History sometimes moves in mysterious ways, as indicated by the story of the role two bridges played in two revolutions, a century and an ocean apart.
Most of the tourists visiting Koprivshtitsa, a town of beautiful traditional houses in the Sredna Gora mountains, pause at a certain bridge. Small and humpbacked, it does not look that important.
And yet, it is. Here was where one of the most fateful events in Bulgarian history unfolded. On 20 April 1876, local men conspiring to rebel against Ottoman rule learnt that their plans had been betrayed. It was now impossible to stage their rebellion on its planned date, 1 May. On the spur of the moment, the rebels in Koprivshtitsa decided to go ahead straight away. Storming through the streets, their banner waving, guns shooting in the air and church bells ringing, they proclaimed their freedom from the Sultan.
Immediately, Ottoman guards were sent to Koprivshtitsa to check what all the commotion was about. The Bulgarians and the Ottomans met at the old stone bridge in the centre of town. Tensions rose. One of the rebels shot and killed the town's Ottoman governor, and the rest of his men ran away. The victorious rebels used the blood of the dead Ottoman to sign a letter to their co-conspirators, announcing what they had done. As soon as the Blood Letter, as it went down in history, reached the neighbouring towns and villages, the rebels there followed suit.
This was how the 1876 April Uprising started: on a bridge, with a single shot and a victory for the rebels.
Amazingly, almost the same happened 101 years and one day earlier, in the American colonies.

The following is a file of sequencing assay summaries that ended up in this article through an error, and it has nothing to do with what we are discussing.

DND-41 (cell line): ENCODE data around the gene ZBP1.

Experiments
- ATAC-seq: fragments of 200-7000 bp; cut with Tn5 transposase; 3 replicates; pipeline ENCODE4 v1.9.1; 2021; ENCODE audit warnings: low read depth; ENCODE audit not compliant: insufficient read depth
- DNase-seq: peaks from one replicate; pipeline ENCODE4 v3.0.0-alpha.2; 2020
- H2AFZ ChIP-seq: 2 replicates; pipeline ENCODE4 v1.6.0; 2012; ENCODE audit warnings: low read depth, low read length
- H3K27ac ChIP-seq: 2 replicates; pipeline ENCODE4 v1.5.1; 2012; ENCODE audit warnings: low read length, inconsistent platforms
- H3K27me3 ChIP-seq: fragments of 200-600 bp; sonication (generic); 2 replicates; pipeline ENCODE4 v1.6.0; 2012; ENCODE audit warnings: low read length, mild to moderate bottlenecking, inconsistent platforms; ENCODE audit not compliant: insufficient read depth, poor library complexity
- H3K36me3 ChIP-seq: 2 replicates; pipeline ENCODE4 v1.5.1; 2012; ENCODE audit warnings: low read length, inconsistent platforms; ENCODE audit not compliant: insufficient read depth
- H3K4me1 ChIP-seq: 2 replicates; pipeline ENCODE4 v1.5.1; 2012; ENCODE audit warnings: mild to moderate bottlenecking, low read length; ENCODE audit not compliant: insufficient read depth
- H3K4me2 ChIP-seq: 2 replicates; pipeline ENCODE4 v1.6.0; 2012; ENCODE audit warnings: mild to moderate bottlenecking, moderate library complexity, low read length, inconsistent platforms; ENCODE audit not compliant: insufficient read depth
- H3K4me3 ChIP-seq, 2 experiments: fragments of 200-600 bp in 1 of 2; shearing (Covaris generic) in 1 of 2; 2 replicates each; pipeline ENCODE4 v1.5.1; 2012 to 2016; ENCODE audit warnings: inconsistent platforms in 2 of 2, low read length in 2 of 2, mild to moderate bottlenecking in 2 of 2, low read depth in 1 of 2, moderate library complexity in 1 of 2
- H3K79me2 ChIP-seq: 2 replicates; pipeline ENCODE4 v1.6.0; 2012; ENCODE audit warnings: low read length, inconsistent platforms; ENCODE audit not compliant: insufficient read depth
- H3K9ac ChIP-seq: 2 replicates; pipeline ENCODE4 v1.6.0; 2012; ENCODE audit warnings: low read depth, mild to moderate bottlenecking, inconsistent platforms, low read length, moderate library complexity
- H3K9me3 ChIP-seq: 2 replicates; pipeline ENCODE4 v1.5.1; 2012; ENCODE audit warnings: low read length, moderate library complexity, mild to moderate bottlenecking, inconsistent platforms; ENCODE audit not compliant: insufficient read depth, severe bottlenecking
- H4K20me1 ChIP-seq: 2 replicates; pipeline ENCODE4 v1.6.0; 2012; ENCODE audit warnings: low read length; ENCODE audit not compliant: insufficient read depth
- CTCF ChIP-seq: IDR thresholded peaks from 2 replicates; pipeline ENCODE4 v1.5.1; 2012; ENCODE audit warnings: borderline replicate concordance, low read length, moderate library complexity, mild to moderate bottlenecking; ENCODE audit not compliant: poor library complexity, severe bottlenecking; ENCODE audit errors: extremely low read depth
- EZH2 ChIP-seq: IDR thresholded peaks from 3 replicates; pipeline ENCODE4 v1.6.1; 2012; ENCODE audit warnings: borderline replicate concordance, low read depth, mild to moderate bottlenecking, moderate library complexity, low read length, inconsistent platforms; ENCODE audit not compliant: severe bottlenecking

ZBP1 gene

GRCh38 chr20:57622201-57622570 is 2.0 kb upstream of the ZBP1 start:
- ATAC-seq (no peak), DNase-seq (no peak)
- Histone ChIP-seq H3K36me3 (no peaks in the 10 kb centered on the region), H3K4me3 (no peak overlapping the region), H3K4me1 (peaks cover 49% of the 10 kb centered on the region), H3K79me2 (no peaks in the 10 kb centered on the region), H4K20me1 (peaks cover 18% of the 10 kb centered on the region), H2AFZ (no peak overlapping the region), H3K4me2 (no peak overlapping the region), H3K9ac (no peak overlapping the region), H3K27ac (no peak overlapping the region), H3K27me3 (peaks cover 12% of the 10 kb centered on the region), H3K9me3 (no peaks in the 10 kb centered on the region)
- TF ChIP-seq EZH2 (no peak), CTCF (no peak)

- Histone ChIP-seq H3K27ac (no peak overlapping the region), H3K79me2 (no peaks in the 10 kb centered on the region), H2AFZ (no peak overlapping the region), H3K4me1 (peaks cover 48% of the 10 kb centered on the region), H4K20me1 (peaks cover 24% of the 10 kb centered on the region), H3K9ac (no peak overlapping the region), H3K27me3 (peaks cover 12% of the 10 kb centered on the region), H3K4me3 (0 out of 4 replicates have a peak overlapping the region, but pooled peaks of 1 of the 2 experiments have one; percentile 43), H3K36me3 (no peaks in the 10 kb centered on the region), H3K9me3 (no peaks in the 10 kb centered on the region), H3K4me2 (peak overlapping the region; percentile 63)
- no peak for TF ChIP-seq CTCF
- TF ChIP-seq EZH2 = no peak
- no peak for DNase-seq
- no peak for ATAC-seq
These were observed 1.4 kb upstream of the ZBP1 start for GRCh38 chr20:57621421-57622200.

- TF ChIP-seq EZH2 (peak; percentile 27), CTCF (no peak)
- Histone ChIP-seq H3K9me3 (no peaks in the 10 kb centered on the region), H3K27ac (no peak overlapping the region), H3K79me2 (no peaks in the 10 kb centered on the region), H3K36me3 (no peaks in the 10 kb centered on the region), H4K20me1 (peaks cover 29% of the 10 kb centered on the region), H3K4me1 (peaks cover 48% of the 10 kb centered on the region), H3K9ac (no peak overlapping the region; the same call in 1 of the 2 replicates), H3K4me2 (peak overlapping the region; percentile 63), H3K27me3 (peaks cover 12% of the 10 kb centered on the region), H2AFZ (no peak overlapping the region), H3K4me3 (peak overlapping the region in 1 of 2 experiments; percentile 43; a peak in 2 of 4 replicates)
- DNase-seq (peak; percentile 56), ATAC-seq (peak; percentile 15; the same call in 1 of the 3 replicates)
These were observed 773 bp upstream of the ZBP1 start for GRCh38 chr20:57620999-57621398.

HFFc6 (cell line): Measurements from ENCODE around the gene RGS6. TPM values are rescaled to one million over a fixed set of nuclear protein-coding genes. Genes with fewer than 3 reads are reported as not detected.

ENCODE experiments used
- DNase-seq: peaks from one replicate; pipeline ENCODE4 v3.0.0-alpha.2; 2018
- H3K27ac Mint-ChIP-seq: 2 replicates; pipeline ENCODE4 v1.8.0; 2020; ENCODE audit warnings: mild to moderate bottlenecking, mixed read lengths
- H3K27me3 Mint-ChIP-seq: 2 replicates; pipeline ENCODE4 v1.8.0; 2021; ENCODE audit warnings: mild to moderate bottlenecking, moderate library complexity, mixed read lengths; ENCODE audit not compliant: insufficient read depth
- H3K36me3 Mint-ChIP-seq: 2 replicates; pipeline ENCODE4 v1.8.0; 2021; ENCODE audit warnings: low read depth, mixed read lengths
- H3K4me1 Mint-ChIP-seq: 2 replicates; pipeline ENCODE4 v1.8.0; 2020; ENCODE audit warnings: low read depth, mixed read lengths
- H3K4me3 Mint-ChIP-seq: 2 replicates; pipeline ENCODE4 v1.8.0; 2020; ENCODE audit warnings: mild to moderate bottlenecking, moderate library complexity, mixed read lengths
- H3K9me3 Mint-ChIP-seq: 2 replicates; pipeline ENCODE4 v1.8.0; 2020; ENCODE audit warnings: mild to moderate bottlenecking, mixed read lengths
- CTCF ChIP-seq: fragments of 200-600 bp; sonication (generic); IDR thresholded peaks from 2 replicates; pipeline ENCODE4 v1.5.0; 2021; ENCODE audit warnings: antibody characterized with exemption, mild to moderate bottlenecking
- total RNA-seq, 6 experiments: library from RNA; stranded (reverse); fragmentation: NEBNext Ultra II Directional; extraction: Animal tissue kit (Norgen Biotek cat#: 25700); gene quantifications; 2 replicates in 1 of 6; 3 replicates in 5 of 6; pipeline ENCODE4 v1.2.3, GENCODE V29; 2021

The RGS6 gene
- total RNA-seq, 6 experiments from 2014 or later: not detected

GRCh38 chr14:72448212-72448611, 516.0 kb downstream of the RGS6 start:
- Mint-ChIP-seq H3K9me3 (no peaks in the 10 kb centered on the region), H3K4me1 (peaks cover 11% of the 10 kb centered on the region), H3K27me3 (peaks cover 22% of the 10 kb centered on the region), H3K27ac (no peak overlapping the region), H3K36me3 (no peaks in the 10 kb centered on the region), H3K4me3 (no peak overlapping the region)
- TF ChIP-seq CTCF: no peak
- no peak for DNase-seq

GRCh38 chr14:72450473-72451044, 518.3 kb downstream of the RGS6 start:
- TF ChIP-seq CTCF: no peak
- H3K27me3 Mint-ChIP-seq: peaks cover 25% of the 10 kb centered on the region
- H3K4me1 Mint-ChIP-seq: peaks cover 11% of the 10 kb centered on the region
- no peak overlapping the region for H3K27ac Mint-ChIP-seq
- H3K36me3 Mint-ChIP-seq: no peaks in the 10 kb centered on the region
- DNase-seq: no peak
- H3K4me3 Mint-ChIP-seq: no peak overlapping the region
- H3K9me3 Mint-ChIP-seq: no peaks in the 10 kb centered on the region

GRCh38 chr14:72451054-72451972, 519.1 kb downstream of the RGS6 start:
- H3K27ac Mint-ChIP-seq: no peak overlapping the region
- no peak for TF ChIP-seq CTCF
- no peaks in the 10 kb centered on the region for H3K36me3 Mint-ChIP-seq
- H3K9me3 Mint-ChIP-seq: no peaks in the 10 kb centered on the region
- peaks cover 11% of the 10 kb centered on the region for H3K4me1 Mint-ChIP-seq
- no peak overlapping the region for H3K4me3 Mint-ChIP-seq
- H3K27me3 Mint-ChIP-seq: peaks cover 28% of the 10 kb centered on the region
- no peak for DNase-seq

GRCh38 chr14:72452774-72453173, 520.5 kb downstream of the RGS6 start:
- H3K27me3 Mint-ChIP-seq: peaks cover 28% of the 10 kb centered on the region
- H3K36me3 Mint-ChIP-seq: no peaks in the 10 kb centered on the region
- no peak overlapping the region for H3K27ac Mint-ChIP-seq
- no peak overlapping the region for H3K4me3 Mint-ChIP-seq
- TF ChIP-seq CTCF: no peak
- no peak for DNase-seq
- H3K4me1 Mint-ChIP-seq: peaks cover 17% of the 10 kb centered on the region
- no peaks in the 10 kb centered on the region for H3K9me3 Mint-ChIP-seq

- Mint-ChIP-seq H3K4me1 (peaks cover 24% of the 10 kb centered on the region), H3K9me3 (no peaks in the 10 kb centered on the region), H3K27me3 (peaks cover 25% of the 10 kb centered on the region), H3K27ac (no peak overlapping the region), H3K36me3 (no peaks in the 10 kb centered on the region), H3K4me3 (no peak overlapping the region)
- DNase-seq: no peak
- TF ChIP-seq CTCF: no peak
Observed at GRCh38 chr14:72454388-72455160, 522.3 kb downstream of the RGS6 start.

The Old North Bridge in Concord, where in 1775 the American War for Independence started © John Phelan
After a number of incidents and the Tea Party in Boston, in February 1775 the British government declared that the colony of Massachusetts was in a state of rebellion. Things were mostly quiet until April 1775, when government troops were sent towards Concord to capture the military supplies the rebels had stored there.
Those were no longer in Concord, but the rebel militia was ready for action.
The first fighting erupted at dawn on 19 April 1775, at Lexington. The rebels were defeated, but later in the day, at Concord, they got the upper hand. Militia and government troops clashed at the North Bridge in Concord. The rebels outnumbered their foes, and drove them off. The American War of Independence had begun.
The events in Concord and Koprivshtitsa share some crucial details. Both were fought on bridges. In both the rebels were initially victorious. Both had consequences of historic proportions. One of the reasons Russia used to explain its 1877-1878 war against the Ottomans was the brutal suppression of the 1876 April Uprising. A year later, the Bulgarian state was restored after 500 years of Ottoman rule. What followed after the American War of Independence does not need any explanation. It was an event that changed the economy, technology, politics and culture of the whole planet.
In one way the bridges in Bulgaria and the United States are not alike. While the First Shot Bridge in Koprivshtitsa is the same stone structure that witnessed the beginning of the April Uprising, the Old North Bridge in Concord was made of wood. What you see today is a replica.